I moved to Cornell from IBM Thomas J. Watson Research Center in Yorktown Heights in 1999 following a long period of research, pursued individually and with colleagues, and much learning from many of the rare intellects that made the 20th century research laboratory environments fountains of progress in information and condensed matter sciences and technologies. Times have changed. Industrial research is largely product centric. The center of gravity of the world is shifting towards East and South Asia, and the world, economically and industrially, a very different place. The forces that drive industry and academia can be substantially different but overlap. As a faculty, one wants to take on the hard intellectually challenging problems, yet for many, and certainly in engineering, one also looks for the ones that have a chance at benefiting the world. As a student, one is looking to learn and discover - for some with the intent of getting a job in the commercial world, and for some in academia. In either case, knowing the world and guessing where it is headed and learning to best take advantage of your surroundings to prepare for your goals are among the thoughts that one should always have in the academic life.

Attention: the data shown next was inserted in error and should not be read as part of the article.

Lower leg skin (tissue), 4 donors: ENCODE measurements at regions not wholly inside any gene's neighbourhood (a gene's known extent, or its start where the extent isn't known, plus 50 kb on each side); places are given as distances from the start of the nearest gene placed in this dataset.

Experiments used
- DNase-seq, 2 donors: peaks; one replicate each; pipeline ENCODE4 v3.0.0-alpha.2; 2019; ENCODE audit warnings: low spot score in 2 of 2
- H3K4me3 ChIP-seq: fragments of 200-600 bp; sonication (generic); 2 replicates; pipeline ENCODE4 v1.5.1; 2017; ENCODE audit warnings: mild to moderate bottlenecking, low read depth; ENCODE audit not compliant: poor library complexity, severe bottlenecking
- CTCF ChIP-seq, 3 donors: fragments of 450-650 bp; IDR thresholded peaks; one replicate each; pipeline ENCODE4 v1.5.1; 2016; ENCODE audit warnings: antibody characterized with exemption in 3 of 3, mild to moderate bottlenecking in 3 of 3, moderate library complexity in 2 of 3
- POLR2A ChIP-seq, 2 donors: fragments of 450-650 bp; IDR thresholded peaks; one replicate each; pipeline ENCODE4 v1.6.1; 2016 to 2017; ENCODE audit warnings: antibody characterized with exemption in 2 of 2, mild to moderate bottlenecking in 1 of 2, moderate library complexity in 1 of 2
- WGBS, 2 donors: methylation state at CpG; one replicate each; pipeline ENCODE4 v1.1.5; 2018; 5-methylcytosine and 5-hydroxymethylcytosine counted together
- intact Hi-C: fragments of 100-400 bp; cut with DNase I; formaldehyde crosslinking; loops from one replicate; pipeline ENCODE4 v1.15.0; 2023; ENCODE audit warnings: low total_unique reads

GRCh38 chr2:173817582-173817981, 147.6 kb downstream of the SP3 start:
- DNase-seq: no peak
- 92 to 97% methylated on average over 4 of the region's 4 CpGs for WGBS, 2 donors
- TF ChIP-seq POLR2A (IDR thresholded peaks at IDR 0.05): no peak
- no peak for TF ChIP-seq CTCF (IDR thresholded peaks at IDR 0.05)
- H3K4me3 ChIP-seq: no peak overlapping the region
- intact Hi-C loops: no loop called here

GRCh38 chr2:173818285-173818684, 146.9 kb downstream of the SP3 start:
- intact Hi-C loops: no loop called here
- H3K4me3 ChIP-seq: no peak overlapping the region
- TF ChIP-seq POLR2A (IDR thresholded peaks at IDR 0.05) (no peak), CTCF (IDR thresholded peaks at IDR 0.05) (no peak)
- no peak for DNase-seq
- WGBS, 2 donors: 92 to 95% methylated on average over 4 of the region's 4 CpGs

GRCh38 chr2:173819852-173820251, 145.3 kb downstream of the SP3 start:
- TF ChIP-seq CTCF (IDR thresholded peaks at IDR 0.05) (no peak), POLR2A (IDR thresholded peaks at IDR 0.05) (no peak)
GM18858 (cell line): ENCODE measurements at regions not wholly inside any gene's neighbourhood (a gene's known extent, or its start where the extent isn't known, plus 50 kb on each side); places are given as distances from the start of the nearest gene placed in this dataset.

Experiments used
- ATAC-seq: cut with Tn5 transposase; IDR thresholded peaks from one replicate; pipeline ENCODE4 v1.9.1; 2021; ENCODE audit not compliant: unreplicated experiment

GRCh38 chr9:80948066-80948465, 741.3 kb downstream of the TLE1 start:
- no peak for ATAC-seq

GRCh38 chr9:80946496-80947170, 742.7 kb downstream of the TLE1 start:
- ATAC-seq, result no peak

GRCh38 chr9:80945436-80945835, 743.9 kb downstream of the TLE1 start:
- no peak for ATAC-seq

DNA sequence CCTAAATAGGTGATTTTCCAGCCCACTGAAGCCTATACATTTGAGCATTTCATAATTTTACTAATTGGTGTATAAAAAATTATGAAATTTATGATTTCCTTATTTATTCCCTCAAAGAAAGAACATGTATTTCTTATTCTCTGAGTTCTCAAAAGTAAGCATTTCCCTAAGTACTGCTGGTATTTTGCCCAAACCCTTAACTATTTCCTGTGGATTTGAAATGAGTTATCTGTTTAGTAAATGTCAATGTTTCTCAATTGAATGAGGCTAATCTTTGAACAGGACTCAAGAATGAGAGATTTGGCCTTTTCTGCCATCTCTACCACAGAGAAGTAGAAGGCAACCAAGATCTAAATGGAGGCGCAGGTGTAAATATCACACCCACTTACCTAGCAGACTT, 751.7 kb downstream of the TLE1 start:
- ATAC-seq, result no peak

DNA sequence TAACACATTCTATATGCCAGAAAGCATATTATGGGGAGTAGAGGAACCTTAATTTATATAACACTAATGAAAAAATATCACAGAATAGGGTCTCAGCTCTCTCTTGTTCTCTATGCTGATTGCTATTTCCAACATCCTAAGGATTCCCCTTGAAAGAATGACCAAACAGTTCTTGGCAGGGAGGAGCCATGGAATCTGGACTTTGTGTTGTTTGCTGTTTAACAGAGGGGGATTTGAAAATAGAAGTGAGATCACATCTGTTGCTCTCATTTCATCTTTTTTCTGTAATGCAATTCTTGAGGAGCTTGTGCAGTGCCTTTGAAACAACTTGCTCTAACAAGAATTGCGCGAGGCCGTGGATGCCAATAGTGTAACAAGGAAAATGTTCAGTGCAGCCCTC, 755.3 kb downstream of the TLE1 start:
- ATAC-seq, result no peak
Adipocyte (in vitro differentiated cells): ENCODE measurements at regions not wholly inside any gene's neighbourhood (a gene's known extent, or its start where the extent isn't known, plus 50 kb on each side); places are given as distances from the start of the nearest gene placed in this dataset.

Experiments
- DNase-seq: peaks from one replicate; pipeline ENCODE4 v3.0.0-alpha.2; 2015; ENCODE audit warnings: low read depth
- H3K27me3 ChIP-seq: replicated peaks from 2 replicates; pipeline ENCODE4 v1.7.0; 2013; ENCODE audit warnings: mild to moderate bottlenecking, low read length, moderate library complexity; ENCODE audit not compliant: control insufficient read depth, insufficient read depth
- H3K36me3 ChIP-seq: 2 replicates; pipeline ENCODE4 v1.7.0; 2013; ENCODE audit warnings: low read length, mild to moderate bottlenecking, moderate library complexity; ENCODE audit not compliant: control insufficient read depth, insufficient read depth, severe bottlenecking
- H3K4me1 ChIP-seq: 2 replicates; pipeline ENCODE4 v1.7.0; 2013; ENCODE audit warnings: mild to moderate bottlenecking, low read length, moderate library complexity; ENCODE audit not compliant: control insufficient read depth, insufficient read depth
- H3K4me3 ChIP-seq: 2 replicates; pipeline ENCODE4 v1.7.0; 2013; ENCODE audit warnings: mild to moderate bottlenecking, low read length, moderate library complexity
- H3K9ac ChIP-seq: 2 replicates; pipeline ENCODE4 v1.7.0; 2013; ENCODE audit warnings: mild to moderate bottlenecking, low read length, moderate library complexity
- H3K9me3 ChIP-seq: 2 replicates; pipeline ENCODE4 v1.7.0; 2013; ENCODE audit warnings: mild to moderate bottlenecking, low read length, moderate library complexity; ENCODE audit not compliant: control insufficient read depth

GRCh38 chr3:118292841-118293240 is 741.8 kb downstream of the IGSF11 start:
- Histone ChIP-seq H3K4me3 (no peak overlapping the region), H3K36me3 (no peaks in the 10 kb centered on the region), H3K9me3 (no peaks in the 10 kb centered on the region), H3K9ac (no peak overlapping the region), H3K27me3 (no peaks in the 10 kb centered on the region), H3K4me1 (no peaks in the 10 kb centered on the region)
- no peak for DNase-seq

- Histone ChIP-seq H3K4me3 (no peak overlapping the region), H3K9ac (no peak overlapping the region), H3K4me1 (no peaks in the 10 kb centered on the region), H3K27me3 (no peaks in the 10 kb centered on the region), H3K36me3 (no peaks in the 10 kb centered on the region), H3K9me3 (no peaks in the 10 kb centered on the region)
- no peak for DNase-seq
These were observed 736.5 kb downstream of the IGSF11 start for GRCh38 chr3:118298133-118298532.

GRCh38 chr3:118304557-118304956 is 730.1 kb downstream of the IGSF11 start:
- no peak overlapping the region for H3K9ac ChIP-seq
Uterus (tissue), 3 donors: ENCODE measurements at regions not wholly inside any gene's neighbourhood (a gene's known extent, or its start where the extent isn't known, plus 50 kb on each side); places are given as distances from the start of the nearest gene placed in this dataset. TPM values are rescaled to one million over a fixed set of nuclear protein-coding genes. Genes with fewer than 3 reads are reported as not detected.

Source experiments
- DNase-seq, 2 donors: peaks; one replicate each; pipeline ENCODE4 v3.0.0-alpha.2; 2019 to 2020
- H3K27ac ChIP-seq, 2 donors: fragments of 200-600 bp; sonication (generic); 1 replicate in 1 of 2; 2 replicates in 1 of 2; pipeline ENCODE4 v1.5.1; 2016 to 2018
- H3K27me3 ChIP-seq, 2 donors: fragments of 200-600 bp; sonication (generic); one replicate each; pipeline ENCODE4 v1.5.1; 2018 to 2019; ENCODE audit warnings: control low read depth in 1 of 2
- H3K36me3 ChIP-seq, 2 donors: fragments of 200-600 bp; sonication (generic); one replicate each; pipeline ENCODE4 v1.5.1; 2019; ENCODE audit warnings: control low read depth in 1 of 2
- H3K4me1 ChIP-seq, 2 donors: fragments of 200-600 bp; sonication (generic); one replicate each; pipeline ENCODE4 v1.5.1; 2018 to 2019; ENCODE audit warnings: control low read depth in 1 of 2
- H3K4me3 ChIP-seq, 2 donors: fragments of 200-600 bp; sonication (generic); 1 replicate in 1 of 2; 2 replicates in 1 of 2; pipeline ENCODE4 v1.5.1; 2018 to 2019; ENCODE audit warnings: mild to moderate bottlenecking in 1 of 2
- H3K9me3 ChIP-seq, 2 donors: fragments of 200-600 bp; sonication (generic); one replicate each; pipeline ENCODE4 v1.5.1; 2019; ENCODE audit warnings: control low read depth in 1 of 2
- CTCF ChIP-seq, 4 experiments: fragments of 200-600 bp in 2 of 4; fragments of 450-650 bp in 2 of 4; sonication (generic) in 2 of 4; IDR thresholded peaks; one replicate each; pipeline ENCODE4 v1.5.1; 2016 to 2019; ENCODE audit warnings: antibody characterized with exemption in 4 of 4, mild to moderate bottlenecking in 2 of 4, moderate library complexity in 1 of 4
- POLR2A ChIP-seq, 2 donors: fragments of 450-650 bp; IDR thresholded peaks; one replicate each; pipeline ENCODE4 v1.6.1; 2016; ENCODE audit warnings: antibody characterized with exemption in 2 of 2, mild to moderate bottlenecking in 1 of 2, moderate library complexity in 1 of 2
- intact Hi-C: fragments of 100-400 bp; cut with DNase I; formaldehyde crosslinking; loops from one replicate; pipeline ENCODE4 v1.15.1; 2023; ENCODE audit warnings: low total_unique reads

Here, you will find some public lectures on being a graduate student or finding your way as an undergraduate student.

  • Hedgehogs, Foxes and Wolfpacks in Science and Engineering; You and Your Research: A talk given in September of 2008 to Cornell Electron Device Society students on research and being a graduate student. (View PDF)
  • Past 25 years and next 25 years in Electronics; Reality, Dreams & Engineering in a Changing World: A talk given in May of 2008 to Rochester Institute of Technology's Microelectronic Engineering Department's 25th year celebrations. (View PDF)
  • Engineers as Gods?; A broad interest talk to undergraduate engineering students around the country exploring the nature of challenging problems, and how engineering and science can make a difference while being in harmony and respectful of nature. (View PDF)
  • Nanoscale Science & Engineering. Undergraduate Education & Nanotechnology: A talk to Undergraduate Students at meeting of Society of Hispanic Professional Engineers on undergraduate curriculum content and connections to nanotechnology (View PDF)